Like the previous program, Parents as Teachers™ is a proven evidence-based program model designed to work in supporting family wellbeing, parent-child interaction and developmental-centered parenting. Regardless of the child’s age at enrollment, staff works with families until the child enters Kindergarten. Bilingual and bicultural Home Visiting staff are able to serve Spanish-speaking families in their preferred language and work within the context of their cultural beliefs. “The outcomes of the Home Visiting service are significant,” said Masi. “We consistently see increases in parents’ knowledge of child development and greater confidence in their parenting abilities, early detection of developmental delays and health issues, and improved school readiness.”
Family Resource Center
In the wake of the wildfires and with the cost of living continuing to rise and the housing crisis worsening, Cope has also seen increased demand for drop-in crisis support and emergency assistance services. As a result, they have hired a bilingual Family Resource Center Coordinator to provide more intensive crisis intervention, in both English and Spanish. Program Director Julie Murphy explained, “We are seeing families still struggling to recover from the financial and emotional trauma of the fires and other tragedies in our community. Issues such as domestic violence, substance abuse or mental health challenges make it even more difficult to achieve stability. The stress of trying to make ends meet can become too much to manage and without support, the parents’ stress can impact the children, even leading to abuse.”
Families can come to Cope for emergency assistance such as diapers and formula or gift cards for groceries, gas or medicine. “Something as simple as filling their gas tank so they can get to work or getting diapers to get them to pay day helps relieve stress,” said Murphy. Cope also works with the clients to understand the underlying cause of their crisis so they can refer them to additional resources for longer-term support. “With a dedicated bilingual Family Resource Center Coordinator, we will be able to more fully assess families’ needs and better assist them in connecting with other resources at Cope and other services in the community, such as food subsidy programs, mental health services and employment resources,” said Murphy.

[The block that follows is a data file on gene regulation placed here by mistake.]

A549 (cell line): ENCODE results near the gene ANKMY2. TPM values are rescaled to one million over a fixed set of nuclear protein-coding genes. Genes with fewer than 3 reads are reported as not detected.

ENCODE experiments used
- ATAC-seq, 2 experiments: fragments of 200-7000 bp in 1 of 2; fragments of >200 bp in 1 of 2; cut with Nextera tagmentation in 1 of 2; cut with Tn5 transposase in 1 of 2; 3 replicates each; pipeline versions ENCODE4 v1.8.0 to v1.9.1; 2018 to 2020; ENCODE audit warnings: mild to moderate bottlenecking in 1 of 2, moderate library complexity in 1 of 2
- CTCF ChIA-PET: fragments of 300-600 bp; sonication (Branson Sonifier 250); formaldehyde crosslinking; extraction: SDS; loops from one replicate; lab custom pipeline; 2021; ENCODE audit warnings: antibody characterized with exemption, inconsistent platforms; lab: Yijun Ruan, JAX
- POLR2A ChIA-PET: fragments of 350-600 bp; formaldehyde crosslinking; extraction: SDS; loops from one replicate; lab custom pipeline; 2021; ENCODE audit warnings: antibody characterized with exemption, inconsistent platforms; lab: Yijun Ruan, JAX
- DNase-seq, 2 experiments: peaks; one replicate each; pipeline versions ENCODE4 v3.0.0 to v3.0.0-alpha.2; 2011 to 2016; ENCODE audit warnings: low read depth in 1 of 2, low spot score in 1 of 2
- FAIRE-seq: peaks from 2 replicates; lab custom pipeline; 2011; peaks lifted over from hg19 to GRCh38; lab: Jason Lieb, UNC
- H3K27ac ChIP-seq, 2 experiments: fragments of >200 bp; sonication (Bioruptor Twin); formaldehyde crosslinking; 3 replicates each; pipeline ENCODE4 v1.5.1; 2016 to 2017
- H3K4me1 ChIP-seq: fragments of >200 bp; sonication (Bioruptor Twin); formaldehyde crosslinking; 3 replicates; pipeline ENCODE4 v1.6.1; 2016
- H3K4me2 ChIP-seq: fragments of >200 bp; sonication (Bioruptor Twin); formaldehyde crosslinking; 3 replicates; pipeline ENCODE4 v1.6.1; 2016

Impact of Cope’s Programs
Ultimately, all of Cope’s programs seek to alleviate parental stress so parents can raise children who thrive physically, emotionally, socially and academically. “The tragic outcome of families facing trauma and toxic stress is evident in child maltreatment rates,” said Grupe. “2017 was a particularly difficult year for families in our community and that was reflected in an alarming increase in child abuse and neglect in Napa County, which increased 45% over 2016. We see that parents want to be good parents, but sometimes, they just don’t know how. Perhaps they grew up in abusive homes and didn’t have a healthy role model. Or postpartum depression prevents a mother from bonding with her infant. Or the stress of working three jobs makes it difficult to be patient with a disobedient toddler. Or addiction makes it nearly impossible to maintain stability. Or a teenager acts out, leaving the parents unsure of how to discipline the behavior. Every parent struggles at some point, and we want them to know they can come to Cope for help.”
All of Cope’s services are provided free of charge, made possible by government and community support. “Major funding for our work is provided by the Napa County Health and Human Services Agency; Tobacco Master Settlement Agreement Grant; the Napa Valley Vintners; Queen of the Valley Medical Center and Sisters of St. Joseph Healthcare Foundation; Kaiser Permanente Napa-Solano; and the Peter A. & Vernice H. Gasser Foundation,” said Grupe. “Together with generous contributions from hundreds of individuals, businesses and foundations each year, our donors, sponsors and grantors make our work possible. We are truly grateful for their commitment to transforming the lives of Napa Valley’s children and their families.”